Maximum pain inflicted on PC gamers: Quantum Break is Windows 10 only

Quantum Break

Quantum Break may be coming to the PC, but the bad news is that if you want to play, you'll need to be running Windows 10.

Quantum Break, as you're likely aware, is a third-person shooter from Remedy (of Max Payne and Alan Wake fame) which is hotly anticipated and made our list of top ten games to look out for in 2016.

It's an Xbox One game due to be released in April, although Remedy has only just revealed it will also arrive on the PC – much to the chagrin of some console owners who are threatening to cancel pre-orders as they believe this move devalues the original exclusivity of the title.

At any rate, the minimum and recommended requirements for the PC version have been posted, and they reveal one major hitch for many PC owners – the majority who are still on Windows 7.

And that's the fact that you'll need Windows 10 to play Quantum Break on the PC, mainly because it requires DX12.

So, best hit that upgrade prompt now if you want a piece of the PC action come April (you know, Windows 7 and 8 owners, the pop-up that keeps appearing daily insisting that Windows 10 is "one part Windows 7, one part Windows 8, one part awesome").

A GeForce what-now?

On the minimum front, the game requires an Intel Core i5-4460 or AMD FX-6300 with 8GB of RAM and a GeForce GTX 760 or Radeon R7 260x with 2GB of video RAM. You'll also need 55GB of hard drive space.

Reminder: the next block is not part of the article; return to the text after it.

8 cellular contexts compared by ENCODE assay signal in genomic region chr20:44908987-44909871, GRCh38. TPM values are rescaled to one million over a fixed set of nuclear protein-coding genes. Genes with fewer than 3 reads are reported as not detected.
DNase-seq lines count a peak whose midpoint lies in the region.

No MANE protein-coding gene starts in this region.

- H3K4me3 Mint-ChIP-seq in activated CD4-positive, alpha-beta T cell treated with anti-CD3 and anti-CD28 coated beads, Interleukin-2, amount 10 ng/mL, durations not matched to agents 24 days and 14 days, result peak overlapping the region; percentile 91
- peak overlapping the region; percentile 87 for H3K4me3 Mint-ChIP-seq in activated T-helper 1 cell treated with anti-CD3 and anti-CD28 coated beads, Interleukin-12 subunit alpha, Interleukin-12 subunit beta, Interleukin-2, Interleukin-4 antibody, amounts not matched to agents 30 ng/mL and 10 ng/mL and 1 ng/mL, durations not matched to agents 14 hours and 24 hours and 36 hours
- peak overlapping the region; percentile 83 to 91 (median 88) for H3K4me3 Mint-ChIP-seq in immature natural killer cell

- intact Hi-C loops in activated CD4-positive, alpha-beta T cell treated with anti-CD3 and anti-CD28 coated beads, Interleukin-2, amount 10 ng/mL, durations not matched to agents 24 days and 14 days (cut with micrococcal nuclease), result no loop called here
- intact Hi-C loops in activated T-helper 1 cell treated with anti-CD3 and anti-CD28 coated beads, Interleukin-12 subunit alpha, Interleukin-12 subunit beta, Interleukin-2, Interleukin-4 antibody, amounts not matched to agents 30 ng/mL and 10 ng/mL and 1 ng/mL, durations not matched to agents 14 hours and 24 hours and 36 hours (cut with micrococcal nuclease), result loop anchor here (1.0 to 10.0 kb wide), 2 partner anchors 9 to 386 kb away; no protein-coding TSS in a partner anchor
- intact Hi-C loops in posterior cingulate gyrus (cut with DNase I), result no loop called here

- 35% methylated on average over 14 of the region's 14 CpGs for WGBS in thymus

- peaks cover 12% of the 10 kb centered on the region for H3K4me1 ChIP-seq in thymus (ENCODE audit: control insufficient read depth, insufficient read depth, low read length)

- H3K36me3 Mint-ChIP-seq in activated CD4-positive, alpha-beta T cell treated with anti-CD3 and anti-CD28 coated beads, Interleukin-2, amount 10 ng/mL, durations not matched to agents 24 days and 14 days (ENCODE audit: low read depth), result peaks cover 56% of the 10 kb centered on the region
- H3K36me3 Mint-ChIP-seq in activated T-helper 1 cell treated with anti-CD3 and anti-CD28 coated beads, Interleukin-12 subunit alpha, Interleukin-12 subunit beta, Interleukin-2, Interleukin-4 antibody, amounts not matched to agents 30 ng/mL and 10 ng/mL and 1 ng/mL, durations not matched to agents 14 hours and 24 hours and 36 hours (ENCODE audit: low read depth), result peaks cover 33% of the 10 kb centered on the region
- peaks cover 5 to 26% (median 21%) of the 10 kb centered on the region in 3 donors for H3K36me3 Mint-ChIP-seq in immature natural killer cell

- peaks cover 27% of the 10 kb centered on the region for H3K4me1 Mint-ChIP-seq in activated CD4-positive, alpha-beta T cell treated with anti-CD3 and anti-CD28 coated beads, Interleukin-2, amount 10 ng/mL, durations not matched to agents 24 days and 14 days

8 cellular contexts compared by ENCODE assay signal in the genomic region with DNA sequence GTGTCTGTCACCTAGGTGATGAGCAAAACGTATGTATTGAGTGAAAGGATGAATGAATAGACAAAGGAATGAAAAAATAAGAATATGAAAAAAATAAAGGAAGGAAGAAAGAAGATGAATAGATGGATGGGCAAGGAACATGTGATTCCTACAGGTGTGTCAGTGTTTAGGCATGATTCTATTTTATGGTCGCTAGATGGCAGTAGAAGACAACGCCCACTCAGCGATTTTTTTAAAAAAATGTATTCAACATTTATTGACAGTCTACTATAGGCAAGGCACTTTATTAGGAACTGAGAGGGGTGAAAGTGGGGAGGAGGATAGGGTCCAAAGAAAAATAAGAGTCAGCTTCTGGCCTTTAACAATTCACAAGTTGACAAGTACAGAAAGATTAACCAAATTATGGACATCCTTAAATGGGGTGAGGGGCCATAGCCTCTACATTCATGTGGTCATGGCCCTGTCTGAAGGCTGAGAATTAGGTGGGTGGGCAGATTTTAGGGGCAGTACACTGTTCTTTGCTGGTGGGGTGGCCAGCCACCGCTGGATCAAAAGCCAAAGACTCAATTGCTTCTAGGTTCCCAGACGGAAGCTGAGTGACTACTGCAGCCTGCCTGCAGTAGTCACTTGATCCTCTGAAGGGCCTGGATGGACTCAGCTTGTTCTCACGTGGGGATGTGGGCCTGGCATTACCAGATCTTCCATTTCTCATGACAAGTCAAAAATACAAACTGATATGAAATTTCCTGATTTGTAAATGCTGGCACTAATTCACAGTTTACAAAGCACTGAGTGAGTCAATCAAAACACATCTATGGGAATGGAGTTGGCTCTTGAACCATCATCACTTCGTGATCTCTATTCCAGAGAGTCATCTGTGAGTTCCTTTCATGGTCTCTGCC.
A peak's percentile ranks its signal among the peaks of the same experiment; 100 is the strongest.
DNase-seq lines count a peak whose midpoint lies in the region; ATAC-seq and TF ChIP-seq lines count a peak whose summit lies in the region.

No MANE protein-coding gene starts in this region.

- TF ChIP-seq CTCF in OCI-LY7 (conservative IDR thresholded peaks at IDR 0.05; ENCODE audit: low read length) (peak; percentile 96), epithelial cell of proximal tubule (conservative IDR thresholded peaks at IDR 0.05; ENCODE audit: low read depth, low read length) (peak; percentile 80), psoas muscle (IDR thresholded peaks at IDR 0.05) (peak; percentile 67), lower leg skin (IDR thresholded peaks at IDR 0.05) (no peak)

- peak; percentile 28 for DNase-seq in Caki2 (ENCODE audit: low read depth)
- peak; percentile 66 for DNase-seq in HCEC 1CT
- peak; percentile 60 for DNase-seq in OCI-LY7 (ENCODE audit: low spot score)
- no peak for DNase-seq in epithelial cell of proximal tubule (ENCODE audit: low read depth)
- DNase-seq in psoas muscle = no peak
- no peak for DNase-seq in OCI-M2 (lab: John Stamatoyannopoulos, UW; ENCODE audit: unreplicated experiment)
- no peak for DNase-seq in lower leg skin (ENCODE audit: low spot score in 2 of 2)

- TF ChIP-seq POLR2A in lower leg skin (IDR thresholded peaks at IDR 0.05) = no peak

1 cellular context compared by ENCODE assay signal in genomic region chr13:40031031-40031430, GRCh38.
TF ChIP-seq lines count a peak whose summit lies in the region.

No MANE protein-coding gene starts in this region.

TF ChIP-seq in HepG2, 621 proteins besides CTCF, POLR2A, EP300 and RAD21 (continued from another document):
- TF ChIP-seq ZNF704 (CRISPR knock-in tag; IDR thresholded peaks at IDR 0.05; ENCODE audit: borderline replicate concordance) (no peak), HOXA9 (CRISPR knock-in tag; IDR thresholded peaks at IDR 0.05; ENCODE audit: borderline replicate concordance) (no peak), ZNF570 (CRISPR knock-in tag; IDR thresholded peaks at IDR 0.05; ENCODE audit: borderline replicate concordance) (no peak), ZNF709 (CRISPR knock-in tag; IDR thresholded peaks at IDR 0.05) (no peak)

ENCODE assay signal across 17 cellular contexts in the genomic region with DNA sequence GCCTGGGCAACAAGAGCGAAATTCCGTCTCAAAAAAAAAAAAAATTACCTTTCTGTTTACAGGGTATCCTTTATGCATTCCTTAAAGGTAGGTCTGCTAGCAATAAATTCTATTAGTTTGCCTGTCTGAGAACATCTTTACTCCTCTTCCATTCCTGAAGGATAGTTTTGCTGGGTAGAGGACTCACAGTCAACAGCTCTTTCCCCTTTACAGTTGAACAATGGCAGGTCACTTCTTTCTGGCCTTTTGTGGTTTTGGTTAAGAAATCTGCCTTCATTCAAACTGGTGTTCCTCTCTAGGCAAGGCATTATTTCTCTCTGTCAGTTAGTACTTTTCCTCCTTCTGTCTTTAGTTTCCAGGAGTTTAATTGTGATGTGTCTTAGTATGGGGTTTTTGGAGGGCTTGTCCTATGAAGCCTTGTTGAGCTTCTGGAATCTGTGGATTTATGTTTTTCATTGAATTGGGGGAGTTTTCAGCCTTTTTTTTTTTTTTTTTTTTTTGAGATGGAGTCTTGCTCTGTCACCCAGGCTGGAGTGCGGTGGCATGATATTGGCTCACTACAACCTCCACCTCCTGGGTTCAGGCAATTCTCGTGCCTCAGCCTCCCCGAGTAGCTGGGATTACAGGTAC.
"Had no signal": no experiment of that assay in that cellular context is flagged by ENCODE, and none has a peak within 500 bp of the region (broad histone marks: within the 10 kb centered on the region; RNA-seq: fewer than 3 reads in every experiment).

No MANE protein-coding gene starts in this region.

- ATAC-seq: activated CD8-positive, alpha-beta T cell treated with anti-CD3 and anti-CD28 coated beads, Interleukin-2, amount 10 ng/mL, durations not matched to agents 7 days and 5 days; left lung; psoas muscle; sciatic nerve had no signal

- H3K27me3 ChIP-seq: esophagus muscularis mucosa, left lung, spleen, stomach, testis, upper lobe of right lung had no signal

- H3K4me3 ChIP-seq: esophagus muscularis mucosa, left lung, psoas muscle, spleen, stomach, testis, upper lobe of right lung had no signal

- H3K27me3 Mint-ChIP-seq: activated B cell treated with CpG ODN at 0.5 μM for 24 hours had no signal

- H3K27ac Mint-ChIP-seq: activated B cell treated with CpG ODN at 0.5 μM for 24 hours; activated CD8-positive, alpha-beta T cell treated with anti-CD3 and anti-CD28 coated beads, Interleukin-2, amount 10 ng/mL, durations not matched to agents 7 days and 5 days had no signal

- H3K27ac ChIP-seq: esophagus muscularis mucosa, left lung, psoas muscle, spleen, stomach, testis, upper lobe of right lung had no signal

But, Windows 10 aside, the most eye-watering spec comes with the recommended graphics card, which is a GeForce 980 Ti or Radeon R9 Fury X, no less. Ouch. Evidently this is one intensive game and if you want to play with the details cranked, it seems you'll need quite a rig.

Note that at the moment, if you pre-order Quantum Break for the Xbox One via the Xbox Store, you'll get a free downloadable copy for Windows 10 also.

Via: PC Gamer

Darren is a freelancer writing news and features for TechRadar (and occasionally T3) across a broad range of computing topics including CPUs, GPUs, various other hardware, VPNs, antivirus and more. He has written about tech for the best part of three decades, and writes books in his spare time (his debut novel - 'I Know What You Did Last Supper' - was published by Hachette UK in 2013).